Scott Harward 12:26
So one of the big things as influencers need to realize they are marketers. They need to realize that they are doing a campaign for a client that the brand that is paying them, they are their client, and they need to make sure that they’re delivering the proper results, and the proper reports to make sure that they know that their money was worth it. One of the creative ideas I think, I’ve seen YouTubers do this before, is they go the extra mile and they they go through and analyze the reaction of their audience to the message. So they’ll ask, Hey, what do you think about this product? Leave your comments below. Do you think it’s a good product? Do you think I reviewed it thorough and thoroughly enough? Are they asked for feedback from their audience? Now, this doesn’t get 100% feedback because not everyone comments. But, you know, you can get a pretty good feel as to how well the message was received by looking at the comments and understanding the sentiment involved with each of the comments. Then the influencer can go to the the sponsor or the company that paid them to do it. And they can provide additional information and insights to the product and the reaction from the audience to the company. And to be able to do this you’ve really got to understand what the goals of the sponsor or the client is in order to deliver a report. as meaningful to them.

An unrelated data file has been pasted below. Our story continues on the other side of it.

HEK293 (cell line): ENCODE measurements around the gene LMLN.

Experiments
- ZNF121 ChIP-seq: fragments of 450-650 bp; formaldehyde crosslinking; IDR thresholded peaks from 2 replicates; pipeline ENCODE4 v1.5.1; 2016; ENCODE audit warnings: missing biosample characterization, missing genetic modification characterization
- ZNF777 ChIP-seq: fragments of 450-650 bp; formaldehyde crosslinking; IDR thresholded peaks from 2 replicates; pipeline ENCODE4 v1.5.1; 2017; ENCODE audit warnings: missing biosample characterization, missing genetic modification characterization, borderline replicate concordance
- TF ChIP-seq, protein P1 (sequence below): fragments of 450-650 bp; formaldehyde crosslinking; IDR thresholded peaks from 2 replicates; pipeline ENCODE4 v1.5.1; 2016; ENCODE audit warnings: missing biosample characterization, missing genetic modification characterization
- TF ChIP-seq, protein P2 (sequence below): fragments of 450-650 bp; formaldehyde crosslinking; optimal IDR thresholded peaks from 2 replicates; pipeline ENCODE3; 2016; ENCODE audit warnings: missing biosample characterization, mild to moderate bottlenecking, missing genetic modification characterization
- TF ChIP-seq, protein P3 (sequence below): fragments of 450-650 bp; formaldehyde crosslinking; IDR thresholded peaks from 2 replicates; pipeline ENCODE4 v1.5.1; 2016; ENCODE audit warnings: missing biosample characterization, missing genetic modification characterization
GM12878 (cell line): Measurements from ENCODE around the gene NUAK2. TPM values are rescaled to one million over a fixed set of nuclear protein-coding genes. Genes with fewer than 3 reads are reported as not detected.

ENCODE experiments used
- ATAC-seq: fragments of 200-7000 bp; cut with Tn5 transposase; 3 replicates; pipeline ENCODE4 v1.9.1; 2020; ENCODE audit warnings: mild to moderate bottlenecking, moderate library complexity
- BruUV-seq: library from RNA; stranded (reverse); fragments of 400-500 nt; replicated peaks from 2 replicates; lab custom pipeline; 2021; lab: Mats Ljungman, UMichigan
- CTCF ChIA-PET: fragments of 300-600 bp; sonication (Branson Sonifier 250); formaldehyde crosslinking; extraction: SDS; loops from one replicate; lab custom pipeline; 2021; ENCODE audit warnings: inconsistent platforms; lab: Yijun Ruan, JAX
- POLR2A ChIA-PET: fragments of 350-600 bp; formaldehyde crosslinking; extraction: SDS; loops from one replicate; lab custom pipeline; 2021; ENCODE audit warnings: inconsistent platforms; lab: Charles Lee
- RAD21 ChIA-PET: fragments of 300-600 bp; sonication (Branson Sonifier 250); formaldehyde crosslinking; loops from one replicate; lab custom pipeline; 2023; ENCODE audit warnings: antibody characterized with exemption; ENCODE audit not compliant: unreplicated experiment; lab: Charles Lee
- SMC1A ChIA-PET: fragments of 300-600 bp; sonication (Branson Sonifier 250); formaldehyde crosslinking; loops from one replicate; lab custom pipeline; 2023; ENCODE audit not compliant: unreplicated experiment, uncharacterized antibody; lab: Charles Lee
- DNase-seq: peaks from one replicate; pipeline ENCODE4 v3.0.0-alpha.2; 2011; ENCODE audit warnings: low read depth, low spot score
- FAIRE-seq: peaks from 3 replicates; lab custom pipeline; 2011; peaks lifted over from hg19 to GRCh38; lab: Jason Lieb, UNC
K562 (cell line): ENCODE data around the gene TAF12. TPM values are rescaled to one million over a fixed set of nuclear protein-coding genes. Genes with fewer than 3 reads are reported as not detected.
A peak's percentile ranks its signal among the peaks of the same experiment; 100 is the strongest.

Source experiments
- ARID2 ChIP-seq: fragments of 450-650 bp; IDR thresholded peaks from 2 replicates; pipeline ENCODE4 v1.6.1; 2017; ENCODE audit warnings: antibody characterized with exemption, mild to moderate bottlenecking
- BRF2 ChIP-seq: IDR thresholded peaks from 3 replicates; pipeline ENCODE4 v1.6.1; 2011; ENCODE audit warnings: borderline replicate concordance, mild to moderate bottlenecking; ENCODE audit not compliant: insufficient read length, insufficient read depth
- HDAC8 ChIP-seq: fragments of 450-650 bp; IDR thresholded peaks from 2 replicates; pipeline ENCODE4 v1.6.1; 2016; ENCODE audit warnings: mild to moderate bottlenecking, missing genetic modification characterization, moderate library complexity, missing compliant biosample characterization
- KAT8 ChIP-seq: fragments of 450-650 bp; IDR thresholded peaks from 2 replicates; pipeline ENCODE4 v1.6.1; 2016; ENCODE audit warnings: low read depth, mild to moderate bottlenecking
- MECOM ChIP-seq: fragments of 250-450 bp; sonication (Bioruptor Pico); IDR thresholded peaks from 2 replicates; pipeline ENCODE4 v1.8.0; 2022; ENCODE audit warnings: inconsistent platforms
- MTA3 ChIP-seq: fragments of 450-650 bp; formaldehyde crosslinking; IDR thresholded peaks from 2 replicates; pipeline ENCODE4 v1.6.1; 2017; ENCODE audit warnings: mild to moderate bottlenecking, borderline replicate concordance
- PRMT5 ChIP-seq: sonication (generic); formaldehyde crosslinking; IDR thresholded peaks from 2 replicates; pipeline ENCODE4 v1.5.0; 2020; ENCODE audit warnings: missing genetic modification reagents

Jason Falls 14:02
So let’s talk a little bit about affiliate marketing because it’s, it’s related. And I think if we were to go back, you know, 10 years or so, you know, there were in the in the social media space there were, you know, bloggers and whatnot that were starting to emerge as quote unquote, influencers, we really call them that back then. It was bloggers or sometimes mavens was used, but the people who were really driving the most impact for businesses online, you know, 10 years ago, were, you know, affiliate marketers, people who were, you know, taking an advertisement or a message from a brand, and, you know, using their channels to expose their audiences to that particular message, and it might have been their blog, or their website, or it might have been social network networking channels. It might also have been that they, you know, had the permissions within that affiliate program to go out and place online media and advertising campaigns for that particular you know, affiliate program and you know, it was a pay for performance kind of thing. The more things you sell or the more clicks you get or the more M’s you drive in the cpms, you know, you get an affiliate payment the commission for that is is affiliate marketing, kind of the original influencer marketing, are we talking about the same kind of thing? It’s just looking at it through a different kind of lens. In my opinion, influencer marketing and affiliate marketing are the same thing. The difference is the influencer realm of marketing is unstructured.